If you end up with messy jars just wash them off and double check the seals. If they are sealed they are fine for storage. That seal may not be as strong, so check them every now and again and check it when you go to use the jar as well.

NCHFP vs Ball Apple Pie Filling Recipes

Years ago I used the Ball Blue Book recipe for apple pie filling.  It did not include apple juice.  The recommendations changed along the way and apple juice is now added into the filling.  It adds lots of good flavor and is important for the tested process.  

Both Ball and the National Center for Home Food Preservation instructions include lemon juice although in slightly different amounts.  Another difference in these recipes is the seasonings.  NCHFP uses just nutmeg, Ball uses nutmeg plus cinnamon.  The good news is the seasonings are to taste.  

One suggestion by the NCHFP is to add an extra 1/4 cup of lemon juice for each 6 quarts of slices if you’ve only got sweet apples. A tart apple adds good flavor to your pie filling adding that bit of lemon juice will make the flavor pop if all you’ve got is sweet apples.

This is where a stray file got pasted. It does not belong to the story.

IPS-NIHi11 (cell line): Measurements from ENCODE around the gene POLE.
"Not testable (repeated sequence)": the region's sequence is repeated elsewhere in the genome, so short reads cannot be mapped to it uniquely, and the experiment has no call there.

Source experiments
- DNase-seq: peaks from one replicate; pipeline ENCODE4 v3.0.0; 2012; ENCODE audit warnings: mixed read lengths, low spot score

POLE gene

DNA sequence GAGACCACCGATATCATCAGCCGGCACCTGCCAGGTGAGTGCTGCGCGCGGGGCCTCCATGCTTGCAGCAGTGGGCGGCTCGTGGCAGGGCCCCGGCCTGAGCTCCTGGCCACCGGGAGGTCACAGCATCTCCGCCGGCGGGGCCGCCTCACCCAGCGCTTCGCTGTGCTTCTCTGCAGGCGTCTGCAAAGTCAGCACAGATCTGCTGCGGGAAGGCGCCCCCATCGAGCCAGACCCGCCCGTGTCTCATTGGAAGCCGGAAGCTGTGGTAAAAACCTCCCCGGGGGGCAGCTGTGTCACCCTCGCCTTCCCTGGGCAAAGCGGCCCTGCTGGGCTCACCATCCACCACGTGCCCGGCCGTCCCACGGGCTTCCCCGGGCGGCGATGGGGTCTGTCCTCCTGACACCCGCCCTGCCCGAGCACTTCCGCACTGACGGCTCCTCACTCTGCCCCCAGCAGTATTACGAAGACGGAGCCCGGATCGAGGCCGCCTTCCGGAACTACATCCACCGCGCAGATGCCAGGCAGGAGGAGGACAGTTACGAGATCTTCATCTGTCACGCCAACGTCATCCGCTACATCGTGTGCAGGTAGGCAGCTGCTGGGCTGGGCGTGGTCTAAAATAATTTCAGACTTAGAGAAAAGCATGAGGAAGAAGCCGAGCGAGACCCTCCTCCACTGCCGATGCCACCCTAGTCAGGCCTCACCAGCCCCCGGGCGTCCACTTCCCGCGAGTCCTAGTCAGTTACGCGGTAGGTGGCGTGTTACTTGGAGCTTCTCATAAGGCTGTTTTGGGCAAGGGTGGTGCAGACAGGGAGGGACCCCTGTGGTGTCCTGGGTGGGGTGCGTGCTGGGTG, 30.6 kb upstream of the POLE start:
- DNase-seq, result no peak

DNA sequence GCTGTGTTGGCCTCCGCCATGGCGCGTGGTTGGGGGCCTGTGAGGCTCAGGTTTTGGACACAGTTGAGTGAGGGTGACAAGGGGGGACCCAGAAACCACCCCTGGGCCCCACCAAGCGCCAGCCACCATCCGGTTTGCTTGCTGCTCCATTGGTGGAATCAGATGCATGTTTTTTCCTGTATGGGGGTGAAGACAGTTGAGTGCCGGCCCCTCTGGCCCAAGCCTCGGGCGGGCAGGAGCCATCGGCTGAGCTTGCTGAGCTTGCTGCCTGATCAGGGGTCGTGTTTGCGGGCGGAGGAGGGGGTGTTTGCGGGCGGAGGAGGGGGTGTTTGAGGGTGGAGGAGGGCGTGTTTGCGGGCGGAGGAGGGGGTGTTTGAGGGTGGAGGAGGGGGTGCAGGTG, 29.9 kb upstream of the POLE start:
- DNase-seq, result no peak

Another suggestion by the NCHFP is to add a few drops of yellow food coloring if you wish. I have never added food coloring. Honestly I’m surprised at this suggestion. I don’t see how it is needed. But I suppose you could if you want.

*According to the Ohio State University Extension the sugar is adaptable to taste.  

Here are the ingredients used in both the National Center for Home Food Preservation and Ball Canning Apple Pie recipes.  

For 7 quart quantityNCHFPBall Recipe (current)
Sliced apples 6 quarts
(24 cups)
24 cups
Sugar5 1/2 cups5 cups
Clear Jel1 1/2 cups1 1/2 cup
Apple juice5 cups5 cups
Water2 1/2 cups2 1/2 cups
Bottled lemon juice3/4 cup1 cup
Seasonings (this can be adapted to taste for either recipe) 1 tsp nutmeg1/2 tsp cinnamon 1/2 tsp nutmeg
Yellow food coloring ( I don’t recommended) 7 dropsNo food coloring mentioned. 

How to Make Pie with Homemade Apple Pie Filling

Making your pie later is simply a matter of creating your crust, either homemade or purchased.  Of course I prefer homemade, it’s so much better!  But, I’ve been known to grab one of those refrigerator rolled up pie fillings when I knew I needed fast.